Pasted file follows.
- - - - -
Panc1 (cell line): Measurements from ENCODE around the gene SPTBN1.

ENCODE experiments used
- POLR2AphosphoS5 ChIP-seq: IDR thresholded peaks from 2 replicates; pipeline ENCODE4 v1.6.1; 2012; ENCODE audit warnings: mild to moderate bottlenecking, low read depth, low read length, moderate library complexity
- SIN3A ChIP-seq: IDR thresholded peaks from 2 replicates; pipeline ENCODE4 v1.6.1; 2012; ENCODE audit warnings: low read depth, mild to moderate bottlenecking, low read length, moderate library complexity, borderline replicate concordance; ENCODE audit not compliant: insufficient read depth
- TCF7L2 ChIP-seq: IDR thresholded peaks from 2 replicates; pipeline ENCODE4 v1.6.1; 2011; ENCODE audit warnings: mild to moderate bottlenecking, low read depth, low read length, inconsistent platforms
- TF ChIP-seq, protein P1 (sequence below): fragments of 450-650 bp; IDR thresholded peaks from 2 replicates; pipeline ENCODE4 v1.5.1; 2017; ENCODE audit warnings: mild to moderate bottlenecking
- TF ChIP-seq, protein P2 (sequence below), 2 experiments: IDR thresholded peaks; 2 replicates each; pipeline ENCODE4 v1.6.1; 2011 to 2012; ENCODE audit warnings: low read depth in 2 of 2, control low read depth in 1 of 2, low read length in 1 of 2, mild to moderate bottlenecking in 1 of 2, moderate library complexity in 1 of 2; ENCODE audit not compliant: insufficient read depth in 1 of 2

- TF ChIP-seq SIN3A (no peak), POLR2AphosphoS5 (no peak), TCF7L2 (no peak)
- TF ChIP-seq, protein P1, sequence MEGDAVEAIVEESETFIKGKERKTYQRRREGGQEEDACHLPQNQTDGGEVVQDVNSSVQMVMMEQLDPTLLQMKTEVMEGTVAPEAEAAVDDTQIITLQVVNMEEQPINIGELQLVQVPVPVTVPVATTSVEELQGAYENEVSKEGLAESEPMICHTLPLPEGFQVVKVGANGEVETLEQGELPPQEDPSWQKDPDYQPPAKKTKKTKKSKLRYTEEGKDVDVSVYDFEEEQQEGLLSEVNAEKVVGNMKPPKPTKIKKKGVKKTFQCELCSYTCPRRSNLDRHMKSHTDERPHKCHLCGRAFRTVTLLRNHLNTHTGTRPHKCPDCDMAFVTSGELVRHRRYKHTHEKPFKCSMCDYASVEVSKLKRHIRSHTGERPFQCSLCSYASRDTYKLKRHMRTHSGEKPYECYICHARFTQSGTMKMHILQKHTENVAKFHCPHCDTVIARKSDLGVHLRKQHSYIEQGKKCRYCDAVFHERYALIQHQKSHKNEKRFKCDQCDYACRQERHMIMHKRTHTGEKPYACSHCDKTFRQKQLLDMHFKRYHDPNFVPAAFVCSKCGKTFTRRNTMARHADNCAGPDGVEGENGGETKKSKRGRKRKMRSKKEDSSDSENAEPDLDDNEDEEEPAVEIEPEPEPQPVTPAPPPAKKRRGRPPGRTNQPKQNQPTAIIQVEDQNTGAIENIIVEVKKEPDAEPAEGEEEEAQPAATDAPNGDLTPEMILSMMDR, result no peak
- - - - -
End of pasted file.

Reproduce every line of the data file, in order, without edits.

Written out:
Panc1 (cell line): Measurements from ENCODE around the gene SPTBN1.

ENCODE experiments used
- POLR2AphosphoS5 ChIP-seq: IDR thresholded peaks from 2 replicates; pipeline ENCODE4 v1.6.1; 2012; ENCODE audit warnings: mild to moderate bottlenecking, low read depth, low read length, moderate library complexity
- SIN3A ChIP-seq: IDR thresholded peaks from 2 replicates; pipeline ENCODE4 v1.6.1; 2012; ENCODE audit warnings: low read depth, mild to moderate bottlenecking, low read length, moderate library complexity, borderline replicate concordance; ENCODE audit not compliant: insufficient read depth
- TCF7L2 ChIP-seq: IDR thresholded peaks from 2 replicates; pipeline ENCODE4 v1.6.1; 2011; ENCODE audit warnings: mild to moderate bottlenecking, low read depth, low read length, inconsistent platforms
- TF ChIP-seq, protein P1 (sequence below): fragments of 450-650 bp; IDR thresholded peaks from 2 replicates; pipeline ENCODE4 v1.5.1; 2017; ENCODE audit warnings: mild to moderate bottlenecking
- TF ChIP-seq, protein P2 (sequence below), 2 experiments: IDR thresholded peaks; 2 replicates each; pipeline ENCODE4 v1.6.1; 2011 to 2012; ENCODE audit warnings: low read depth in 2 of 2, control low read depth in 1 of 2, low read length in 1 of 2, mild to moderate bottlenecking in 1 of 2, moderate library complexity in 1 of 2; ENCODE audit not compliant: insufficient read depth in 1 of 2

- TF ChIP-seq SIN3A (no peak), POLR2AphosphoS5 (no peak), TCF7L2 (no peak)
- TF ChIP-seq, protein P1, sequence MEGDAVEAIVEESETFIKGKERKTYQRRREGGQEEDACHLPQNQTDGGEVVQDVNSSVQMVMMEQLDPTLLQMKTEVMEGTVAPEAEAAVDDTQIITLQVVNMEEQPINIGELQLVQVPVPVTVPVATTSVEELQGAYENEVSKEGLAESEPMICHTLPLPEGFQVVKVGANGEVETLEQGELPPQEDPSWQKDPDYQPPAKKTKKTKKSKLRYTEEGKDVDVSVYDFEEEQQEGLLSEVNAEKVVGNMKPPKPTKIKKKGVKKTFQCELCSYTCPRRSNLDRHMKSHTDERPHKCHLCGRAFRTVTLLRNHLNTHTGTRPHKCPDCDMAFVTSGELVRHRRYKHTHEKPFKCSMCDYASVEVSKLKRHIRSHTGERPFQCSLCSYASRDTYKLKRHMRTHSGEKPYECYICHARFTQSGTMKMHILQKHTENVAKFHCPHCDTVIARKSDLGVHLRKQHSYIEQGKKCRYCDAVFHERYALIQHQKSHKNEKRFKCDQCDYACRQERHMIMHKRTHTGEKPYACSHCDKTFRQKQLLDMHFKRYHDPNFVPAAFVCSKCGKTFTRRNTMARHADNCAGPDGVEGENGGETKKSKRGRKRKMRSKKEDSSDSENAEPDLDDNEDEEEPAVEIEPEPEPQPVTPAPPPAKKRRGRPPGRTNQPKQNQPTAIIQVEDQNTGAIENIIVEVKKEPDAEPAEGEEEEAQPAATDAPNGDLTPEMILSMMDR, result no peak